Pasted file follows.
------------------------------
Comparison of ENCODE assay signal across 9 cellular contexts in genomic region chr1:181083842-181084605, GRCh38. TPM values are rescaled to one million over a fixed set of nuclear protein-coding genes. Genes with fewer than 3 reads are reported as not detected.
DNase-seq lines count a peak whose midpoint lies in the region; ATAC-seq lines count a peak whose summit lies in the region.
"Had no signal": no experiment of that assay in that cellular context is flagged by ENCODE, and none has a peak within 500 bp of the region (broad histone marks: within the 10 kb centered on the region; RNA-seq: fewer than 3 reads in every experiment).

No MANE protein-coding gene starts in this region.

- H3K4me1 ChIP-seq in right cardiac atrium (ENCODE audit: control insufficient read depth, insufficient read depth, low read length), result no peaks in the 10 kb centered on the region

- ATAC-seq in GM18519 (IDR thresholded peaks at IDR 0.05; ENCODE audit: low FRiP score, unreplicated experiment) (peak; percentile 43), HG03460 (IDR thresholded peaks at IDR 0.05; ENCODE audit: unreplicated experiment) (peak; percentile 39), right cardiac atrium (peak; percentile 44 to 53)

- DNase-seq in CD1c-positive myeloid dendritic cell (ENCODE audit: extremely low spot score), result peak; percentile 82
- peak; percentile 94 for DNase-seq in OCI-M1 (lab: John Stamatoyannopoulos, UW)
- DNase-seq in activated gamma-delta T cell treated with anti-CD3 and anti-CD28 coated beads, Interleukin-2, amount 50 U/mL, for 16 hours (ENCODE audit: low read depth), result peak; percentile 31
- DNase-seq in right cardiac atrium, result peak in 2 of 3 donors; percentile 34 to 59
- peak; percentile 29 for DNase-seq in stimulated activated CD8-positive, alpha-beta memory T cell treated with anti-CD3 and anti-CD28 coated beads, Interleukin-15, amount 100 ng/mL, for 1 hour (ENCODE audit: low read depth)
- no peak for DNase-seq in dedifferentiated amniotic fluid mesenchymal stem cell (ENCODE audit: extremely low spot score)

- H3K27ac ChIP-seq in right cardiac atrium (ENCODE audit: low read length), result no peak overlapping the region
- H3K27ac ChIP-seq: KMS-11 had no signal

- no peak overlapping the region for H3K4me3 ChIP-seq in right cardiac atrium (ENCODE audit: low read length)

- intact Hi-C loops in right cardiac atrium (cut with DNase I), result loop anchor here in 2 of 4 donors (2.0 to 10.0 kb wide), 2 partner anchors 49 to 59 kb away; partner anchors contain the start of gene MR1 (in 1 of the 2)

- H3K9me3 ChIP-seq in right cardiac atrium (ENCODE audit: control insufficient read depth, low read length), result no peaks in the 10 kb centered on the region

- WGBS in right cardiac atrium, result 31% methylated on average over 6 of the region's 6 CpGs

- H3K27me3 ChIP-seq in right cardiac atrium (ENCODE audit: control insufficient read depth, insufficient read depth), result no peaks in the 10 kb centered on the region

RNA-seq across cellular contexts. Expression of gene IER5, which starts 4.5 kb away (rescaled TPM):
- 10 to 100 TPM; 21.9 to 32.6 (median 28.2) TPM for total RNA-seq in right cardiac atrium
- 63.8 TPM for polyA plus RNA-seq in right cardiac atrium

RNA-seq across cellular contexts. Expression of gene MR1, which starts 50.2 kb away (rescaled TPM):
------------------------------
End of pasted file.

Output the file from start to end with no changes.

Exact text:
Comparison of ENCODE assay signal across 9 cellular contexts in genomic region chr1:181083842-181084605, GRCh38. TPM values are rescaled to one million over a fixed set of nuclear protein-coding genes. Genes with fewer than 3 reads are reported as not detected.
DNase-seq lines count a peak whose midpoint lies in the region; ATAC-seq lines count a peak whose summit lies in the region.
"Had no signal": no experiment of that assay in that cellular context is flagged by ENCODE, and none has a peak within 500 bp of the region (broad histone marks: within the 10 kb centered on the region; RNA-seq: fewer than 3 reads in every experiment).

No MANE protein-coding gene starts in this region.

- H3K4me1 ChIP-seq in right cardiac atrium (ENCODE audit: control insufficient read depth, insufficient read depth, low read length), result no peaks in the 10 kb centered on the region

- ATAC-seq in GM18519 (IDR thresholded peaks at IDR 0.05; ENCODE audit: low FRiP score, unreplicated experiment) (peak; percentile 43), HG03460 (IDR thresholded peaks at IDR 0.05; ENCODE audit: unreplicated experiment) (peak; percentile 39), right cardiac atrium (peak; percentile 44 to 53)

- DNase-seq in CD1c-positive myeloid dendritic cell (ENCODE audit: extremely low spot score), result peak; percentile 82
- peak; percentile 94 for DNase-seq in OCI-M1 (lab: John Stamatoyannopoulos, UW)
- DNase-seq in activated gamma-delta T cell treated with anti-CD3 and anti-CD28 coated beads, Interleukin-2, amount 50 U/mL, for 16 hours (ENCODE audit: low read depth), result peak; percentile 31
- DNase-seq in right cardiac atrium, result peak in 2 of 3 donors; percentile 34 to 59
- peak; percentile 29 for DNase-seq in stimulated activated CD8-positive, alpha-beta memory T cell treated with anti-CD3 and anti-CD28 coated beads, Interleukin-15, amount 100 ng/mL, for 1 hour (ENCODE audit: low read depth)
- no peak for DNase-seq in dedifferentiated amniotic fluid mesenchymal stem cell (ENCODE audit: extremely low spot score)

- H3K27ac ChIP-seq in right cardiac atrium (ENCODE audit: low read length), result no peak overlapping the region
- H3K27ac ChIP-seq: KMS-11 had no signal

- no peak overlapping the region for H3K4me3 ChIP-seq in right cardiac atrium (ENCODE audit: low read length)

- intact Hi-C loops in right cardiac atrium (cut with DNase I), result loop anchor here in 2 of 4 donors (2.0 to 10.0 kb wide), 2 partner anchors 49 to 59 kb away; partner anchors contain the start of gene MR1 (in 1 of the 2)

- H3K9me3 ChIP-seq in right cardiac atrium (ENCODE audit: control insufficient read depth, low read length), result no peaks in the 10 kb centered on the region

- WGBS in right cardiac atrium, result 31% methylated on average over 6 of the region's 6 CpGs

- H3K27me3 ChIP-seq in right cardiac atrium (ENCODE audit: control insufficient read depth, insufficient read depth), result no peaks in the 10 kb centered on the region

RNA-seq across cellular contexts. Expression of gene IER5, which starts 4.5 kb away (rescaled TPM):
- 10 to 100 TPM; 21.9 to 32.6 (median 28.2) TPM for total RNA-seq in right cardiac atrium
- 63.8 TPM for polyA plus RNA-seq in right cardiac atrium

RNA-seq across cellular contexts. Expression of gene MR1, which starts 50.2 kb away (rescaled TPM):